Dec 292015

first 2013 produce stand

This past year was harder than I had anticipated.  Though I will further explore that statement later, I want to talk about one aspect in particular relating to this past year – the street-side produce stand.

Since 2009 I have put a small stand out in front of the house.  It started with extra produce which was more than I could give away at church.  The idea was to charge less than Small Town Grocery, who is expensive and has a poor selection,  but enough to cover my gardening costs.  I was not in it to get rich.

Over time I have come to realize how much my neighbors appreciate the close availability of fresh produce.  The working mom across the street would send her kids over for peppers to make with supper.  The assisted living residents would stop by for a tomato or a hanging basket of begonias, as those were one of the few plants able to grow in the limited light of their apartments. Someone canning and needing just a few more tomatoes knew were to stop. The family with only a few dollars to spend on fresh produce could make their money go further.  The neighbor across the street bought me out of bedding plants to complete her yard work.  The mail carrier needing a few things, but no time to run into the store after work.  As time went on, I began to get a feel for the community, realizing what a blessing this was for people.  That is one thing I would remember when I needed the extra energy to keep it going.

(Side note: my husband recently shared with me that at least one person stopped and bought from the stand assuming we needed the money. “Why else would someone do it?”, they reasoned. )

cart of produce auction hay tomato apples

The stand was started before we became foster parents, before the loss of my husband’s father, before the loss of someone close to me to suicide, and before other trials in our lives. It was one of the things I would do to keep my sanity in times of otherwise emotional chaos.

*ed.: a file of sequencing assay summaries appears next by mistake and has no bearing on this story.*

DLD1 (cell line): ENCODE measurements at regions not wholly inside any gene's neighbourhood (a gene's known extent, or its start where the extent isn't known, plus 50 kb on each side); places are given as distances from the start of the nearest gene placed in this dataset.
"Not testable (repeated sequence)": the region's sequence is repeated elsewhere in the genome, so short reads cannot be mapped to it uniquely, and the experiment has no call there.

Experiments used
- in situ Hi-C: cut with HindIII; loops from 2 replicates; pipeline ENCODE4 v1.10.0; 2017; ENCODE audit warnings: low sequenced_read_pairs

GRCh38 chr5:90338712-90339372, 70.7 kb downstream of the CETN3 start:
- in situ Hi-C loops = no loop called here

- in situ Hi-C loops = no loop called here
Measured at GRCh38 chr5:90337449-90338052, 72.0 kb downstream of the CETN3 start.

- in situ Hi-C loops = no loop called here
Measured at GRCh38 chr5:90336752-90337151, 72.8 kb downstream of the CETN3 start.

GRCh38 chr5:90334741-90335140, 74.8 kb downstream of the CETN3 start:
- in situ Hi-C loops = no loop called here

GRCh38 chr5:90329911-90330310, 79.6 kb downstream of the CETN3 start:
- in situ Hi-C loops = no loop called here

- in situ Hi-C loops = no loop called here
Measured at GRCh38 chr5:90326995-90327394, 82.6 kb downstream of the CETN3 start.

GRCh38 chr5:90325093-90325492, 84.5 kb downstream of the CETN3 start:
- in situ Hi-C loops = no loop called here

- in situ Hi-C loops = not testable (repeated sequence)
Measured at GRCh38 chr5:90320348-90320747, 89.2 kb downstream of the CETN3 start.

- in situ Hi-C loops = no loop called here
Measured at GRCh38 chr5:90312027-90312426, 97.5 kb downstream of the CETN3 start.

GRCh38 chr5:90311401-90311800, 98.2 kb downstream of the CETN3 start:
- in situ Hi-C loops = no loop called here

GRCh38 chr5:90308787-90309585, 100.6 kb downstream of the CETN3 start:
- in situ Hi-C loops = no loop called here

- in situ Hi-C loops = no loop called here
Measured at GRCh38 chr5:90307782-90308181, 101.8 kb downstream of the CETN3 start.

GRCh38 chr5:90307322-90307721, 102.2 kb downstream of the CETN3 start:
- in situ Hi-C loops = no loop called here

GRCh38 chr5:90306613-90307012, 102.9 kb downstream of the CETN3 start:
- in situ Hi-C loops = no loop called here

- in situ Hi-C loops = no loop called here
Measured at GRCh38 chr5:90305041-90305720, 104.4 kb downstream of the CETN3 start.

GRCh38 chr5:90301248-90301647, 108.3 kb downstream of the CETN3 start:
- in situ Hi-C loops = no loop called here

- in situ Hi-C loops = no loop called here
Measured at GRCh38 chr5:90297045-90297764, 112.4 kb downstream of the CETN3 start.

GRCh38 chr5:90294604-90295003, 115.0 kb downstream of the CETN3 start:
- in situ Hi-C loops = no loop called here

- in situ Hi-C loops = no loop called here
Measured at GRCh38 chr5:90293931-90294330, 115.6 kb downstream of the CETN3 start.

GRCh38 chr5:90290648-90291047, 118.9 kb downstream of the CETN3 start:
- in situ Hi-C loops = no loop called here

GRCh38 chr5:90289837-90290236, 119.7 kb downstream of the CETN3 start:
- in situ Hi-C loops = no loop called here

Over time, my friendship with my neighbor grew due to the time we spent on gardening related activities, including running this stand together.  Without her, I am not sure I could have seen it through that first summer with George and Jack.  The following year she had some major medical issues that kept her from gardening at all, let alone helping with the stand. I was able to pick up things and still help her family have some of the fresh produce they had now grown used to during the summers.

processing tomatoes for spaghetti sauce dinning room table

Having the produce stand has also resulted in some unintended opportunities.  It has allowed my neighbor-friend to realize another area of need outside of our community that provides better income on a more consistent basis, during the summers, with not a lot of extra effort.  I too have begun noticing other areas of opportunity and have had the confidence to try them.

When this past Spring was approaching I knew I had to say “no” to more things in my life due to new priorities.  It was going to be for a season, but it was still hard to accept. The produce stand had become so second nature I was not sure I could stop. It had become a part of who I was. “My house is the one with the produce stand out front,” was often how I explained to people where I lived. It had also started taking up more of my time and mental energy.

My biggest worry was how to share this with my neighbor-friend. My second thought was for those who had relied on the stand as a source of affordable fresh produce.

When I shared my conclusion with my friend, her reaction was a sense of relief. Not at all the reaction I was expecting.  She too had been trying to figure out the words to use to say that she could not do the produce stand this year.  Her family responsibilities were going to be increasing, taking up more of her time. We both had been worried about letting the other down when in reality it was not the right season for either of us.

large white pumpkin at stand

As Spring turned into Summer I had several people ask about the produce stand. While they were disappointed, I assured them it would be for a season, not permanent.

It was the right decision. As Summer went along, it was very obvious I could not have done it all. I did not want to do it all.  While we missed the extra cash flow, it was not something we were relying upon to make ends meet.

I did not even need it as a source of extra produce to preserve, as that was something else to which I had said “no”. It helped that I had canned a lot of extra the past 2 years, enough to see us through on several different items.